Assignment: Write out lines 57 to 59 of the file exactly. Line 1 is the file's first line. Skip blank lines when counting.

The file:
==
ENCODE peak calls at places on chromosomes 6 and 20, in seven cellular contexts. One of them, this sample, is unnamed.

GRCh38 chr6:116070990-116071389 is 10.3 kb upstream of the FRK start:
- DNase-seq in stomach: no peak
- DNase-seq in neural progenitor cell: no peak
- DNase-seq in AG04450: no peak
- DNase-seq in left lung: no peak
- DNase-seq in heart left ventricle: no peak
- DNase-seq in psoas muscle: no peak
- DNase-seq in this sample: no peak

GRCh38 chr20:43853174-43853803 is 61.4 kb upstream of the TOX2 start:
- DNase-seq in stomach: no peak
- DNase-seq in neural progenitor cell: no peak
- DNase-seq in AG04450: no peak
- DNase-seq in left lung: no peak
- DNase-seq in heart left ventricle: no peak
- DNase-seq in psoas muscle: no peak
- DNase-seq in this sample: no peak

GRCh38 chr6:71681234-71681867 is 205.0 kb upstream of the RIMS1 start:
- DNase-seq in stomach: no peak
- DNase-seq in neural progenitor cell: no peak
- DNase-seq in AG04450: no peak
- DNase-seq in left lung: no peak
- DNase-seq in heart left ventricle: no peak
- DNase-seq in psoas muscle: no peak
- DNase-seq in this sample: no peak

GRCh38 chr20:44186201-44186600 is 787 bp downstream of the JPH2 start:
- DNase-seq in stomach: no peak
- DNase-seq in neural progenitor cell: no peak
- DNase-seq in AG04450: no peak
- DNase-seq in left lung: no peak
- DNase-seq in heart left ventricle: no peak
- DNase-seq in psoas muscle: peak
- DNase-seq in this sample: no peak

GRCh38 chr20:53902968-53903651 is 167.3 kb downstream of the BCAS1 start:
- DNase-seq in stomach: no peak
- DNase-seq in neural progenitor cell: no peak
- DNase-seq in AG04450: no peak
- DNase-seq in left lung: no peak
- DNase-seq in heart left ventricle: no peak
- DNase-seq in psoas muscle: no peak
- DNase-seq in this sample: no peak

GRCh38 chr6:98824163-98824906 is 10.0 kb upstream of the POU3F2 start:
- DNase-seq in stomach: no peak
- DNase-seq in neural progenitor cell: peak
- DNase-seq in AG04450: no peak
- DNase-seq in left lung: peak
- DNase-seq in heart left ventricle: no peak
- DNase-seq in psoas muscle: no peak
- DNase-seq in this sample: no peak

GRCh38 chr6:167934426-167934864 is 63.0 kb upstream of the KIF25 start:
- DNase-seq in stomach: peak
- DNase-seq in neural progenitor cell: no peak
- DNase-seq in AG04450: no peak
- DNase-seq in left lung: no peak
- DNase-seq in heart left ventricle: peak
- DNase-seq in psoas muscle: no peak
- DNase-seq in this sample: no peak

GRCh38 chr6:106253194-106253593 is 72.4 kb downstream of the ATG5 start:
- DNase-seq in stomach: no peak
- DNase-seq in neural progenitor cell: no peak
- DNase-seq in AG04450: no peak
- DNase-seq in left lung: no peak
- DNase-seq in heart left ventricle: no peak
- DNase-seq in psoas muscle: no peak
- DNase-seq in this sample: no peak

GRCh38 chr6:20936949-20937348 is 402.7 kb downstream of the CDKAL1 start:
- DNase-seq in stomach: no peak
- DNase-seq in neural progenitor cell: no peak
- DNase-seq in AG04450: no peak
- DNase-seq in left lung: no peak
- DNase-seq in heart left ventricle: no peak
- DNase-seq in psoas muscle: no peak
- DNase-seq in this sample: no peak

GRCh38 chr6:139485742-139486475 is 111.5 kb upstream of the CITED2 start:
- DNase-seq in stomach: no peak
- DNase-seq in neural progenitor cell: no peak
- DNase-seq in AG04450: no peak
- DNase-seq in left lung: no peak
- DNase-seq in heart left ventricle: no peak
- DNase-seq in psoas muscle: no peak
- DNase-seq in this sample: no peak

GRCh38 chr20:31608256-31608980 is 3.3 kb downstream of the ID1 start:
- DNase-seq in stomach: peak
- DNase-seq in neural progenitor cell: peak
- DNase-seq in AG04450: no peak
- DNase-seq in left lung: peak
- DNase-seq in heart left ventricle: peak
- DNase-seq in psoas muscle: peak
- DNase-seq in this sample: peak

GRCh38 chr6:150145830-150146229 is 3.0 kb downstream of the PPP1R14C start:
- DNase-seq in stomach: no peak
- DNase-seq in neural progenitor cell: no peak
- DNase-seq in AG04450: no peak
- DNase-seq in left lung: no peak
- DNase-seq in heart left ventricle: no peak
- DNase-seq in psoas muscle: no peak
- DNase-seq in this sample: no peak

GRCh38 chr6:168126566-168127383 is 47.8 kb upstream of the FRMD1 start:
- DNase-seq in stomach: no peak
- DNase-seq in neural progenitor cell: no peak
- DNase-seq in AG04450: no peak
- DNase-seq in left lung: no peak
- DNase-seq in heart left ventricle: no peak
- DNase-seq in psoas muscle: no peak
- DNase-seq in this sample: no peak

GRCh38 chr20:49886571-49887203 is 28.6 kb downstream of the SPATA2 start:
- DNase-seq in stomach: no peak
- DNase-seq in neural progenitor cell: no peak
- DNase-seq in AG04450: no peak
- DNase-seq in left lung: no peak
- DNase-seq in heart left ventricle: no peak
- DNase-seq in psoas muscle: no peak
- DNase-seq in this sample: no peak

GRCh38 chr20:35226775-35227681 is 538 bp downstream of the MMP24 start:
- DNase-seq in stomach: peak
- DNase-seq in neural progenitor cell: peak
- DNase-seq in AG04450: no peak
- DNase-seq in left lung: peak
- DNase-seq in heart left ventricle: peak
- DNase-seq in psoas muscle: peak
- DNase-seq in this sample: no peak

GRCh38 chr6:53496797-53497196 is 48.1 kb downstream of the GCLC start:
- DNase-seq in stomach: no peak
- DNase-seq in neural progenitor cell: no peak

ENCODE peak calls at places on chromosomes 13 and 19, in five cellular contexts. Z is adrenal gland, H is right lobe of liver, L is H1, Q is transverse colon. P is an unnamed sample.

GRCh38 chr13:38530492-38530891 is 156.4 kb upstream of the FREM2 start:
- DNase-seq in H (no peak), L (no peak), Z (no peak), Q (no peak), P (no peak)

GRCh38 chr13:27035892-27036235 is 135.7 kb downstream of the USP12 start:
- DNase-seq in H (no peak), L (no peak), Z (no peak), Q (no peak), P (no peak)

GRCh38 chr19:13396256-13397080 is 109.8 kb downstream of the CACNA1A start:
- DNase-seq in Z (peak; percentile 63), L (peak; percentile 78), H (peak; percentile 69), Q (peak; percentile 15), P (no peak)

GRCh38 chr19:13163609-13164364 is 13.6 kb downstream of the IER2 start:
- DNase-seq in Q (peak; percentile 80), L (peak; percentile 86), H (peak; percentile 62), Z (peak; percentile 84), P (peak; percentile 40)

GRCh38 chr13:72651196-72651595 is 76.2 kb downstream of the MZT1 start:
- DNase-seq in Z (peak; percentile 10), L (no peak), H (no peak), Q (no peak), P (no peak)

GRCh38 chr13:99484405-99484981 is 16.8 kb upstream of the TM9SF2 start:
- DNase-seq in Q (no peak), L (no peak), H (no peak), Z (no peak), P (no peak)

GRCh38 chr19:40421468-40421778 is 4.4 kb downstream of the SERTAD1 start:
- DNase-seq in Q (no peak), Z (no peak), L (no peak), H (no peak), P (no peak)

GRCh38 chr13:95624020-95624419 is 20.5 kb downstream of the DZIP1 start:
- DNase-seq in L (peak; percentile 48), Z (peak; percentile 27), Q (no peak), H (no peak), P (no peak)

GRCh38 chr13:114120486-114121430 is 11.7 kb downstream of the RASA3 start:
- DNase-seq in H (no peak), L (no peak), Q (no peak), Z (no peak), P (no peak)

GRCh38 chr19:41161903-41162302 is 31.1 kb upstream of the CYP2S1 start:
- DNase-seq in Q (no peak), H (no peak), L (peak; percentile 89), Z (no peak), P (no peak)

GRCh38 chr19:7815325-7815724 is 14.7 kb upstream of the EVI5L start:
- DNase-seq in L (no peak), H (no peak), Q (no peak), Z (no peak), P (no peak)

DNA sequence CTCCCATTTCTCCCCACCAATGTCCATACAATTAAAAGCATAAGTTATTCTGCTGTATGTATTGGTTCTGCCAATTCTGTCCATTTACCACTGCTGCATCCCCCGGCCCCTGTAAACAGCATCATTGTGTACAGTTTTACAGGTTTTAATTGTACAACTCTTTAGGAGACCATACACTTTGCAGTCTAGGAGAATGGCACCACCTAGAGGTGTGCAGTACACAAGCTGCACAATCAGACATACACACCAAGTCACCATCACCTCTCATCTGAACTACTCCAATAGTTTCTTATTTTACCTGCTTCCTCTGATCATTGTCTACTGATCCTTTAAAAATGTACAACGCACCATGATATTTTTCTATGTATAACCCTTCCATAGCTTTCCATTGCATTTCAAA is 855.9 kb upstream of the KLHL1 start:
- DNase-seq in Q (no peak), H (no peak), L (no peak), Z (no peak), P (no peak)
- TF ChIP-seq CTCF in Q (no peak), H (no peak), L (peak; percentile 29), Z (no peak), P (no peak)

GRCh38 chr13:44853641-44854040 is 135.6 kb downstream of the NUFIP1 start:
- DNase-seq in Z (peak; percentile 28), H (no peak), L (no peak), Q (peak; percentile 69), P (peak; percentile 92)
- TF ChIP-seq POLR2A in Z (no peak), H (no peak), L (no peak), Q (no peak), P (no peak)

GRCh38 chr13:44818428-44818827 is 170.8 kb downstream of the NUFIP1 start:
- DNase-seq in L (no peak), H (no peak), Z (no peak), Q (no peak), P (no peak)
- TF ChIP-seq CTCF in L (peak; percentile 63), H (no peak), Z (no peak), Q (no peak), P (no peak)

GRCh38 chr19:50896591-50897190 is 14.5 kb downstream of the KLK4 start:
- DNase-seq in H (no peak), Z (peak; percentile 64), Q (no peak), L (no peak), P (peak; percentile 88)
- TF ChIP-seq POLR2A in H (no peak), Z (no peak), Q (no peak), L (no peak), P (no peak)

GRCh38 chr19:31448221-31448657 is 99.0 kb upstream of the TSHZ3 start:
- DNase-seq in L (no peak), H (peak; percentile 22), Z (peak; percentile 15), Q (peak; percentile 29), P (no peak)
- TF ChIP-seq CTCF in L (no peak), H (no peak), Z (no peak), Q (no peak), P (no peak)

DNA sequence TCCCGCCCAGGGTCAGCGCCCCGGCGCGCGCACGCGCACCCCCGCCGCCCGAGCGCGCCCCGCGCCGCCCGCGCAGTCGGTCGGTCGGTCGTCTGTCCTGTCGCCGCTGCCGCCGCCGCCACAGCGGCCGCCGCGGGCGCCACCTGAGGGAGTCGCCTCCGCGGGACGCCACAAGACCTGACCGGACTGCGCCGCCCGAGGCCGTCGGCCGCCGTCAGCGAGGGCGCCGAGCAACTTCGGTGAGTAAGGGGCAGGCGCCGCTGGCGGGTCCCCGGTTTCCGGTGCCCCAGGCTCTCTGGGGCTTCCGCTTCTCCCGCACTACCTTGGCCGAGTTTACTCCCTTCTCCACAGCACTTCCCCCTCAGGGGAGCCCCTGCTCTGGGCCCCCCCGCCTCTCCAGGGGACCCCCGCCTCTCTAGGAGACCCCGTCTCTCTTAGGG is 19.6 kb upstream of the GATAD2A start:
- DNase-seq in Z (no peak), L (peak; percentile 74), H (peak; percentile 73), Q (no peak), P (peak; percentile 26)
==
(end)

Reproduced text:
- DNase-seq in this sample: no peak

GRCh38 chr6:106253194-106253593 is 72.4 kb downstream of the ATG5 start:
- DNase-seq in stomach: no peak